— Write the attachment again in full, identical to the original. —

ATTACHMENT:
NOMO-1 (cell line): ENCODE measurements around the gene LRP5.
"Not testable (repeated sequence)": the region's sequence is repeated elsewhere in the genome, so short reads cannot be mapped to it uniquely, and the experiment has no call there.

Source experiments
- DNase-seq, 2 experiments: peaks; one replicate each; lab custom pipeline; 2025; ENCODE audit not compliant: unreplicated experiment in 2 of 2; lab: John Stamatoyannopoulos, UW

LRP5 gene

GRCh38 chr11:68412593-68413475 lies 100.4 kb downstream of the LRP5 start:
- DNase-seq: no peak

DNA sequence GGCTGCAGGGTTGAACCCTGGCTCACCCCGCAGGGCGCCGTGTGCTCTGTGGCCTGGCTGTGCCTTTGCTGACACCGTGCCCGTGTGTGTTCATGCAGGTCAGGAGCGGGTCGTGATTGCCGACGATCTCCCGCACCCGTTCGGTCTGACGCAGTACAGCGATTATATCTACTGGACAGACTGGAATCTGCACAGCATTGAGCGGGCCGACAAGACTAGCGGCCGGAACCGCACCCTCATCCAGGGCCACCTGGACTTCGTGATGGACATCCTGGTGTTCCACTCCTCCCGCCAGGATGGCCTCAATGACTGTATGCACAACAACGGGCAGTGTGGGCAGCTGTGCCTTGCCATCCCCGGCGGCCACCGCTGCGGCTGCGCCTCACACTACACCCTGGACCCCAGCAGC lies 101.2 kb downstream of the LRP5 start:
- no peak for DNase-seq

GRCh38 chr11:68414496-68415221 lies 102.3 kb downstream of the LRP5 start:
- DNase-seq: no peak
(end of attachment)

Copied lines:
NOMO-1 (cell line): ENCODE measurements around the gene LRP5.
"Not testable (repeated sequence)": the region's sequence is repeated elsewhere in the genome, so short reads cannot be mapped to it uniquely, and the experiment has no call there.

Source experiments
- DNase-seq, 2 experiments: peaks; one replicate each; lab custom pipeline; 2025; ENCODE audit not compliant: unreplicated experiment in 2 of 2; lab: John Stamatoyannopoulos, UW

LRP5 gene

GRCh38 chr11:68412593-68413475 lies 100.4 kb downstream of the LRP5 start:
- DNase-seq: no peak

DNA sequence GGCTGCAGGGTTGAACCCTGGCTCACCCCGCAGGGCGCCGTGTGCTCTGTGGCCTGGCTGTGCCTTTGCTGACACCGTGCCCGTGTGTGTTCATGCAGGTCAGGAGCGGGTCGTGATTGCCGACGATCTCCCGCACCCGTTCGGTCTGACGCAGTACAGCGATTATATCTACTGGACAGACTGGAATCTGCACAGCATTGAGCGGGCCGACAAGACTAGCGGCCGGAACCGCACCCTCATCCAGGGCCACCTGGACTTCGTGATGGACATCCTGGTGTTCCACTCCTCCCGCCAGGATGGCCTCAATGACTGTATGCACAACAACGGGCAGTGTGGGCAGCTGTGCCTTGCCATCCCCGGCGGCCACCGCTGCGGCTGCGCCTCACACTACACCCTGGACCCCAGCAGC lies 101.2 kb downstream of the LRP5 start:
- no peak for DNase-seq

GRCh38 chr11:68414496-68415221 lies 102.3 kb downstream of the LRP5 start:
- DNase-seq: no peak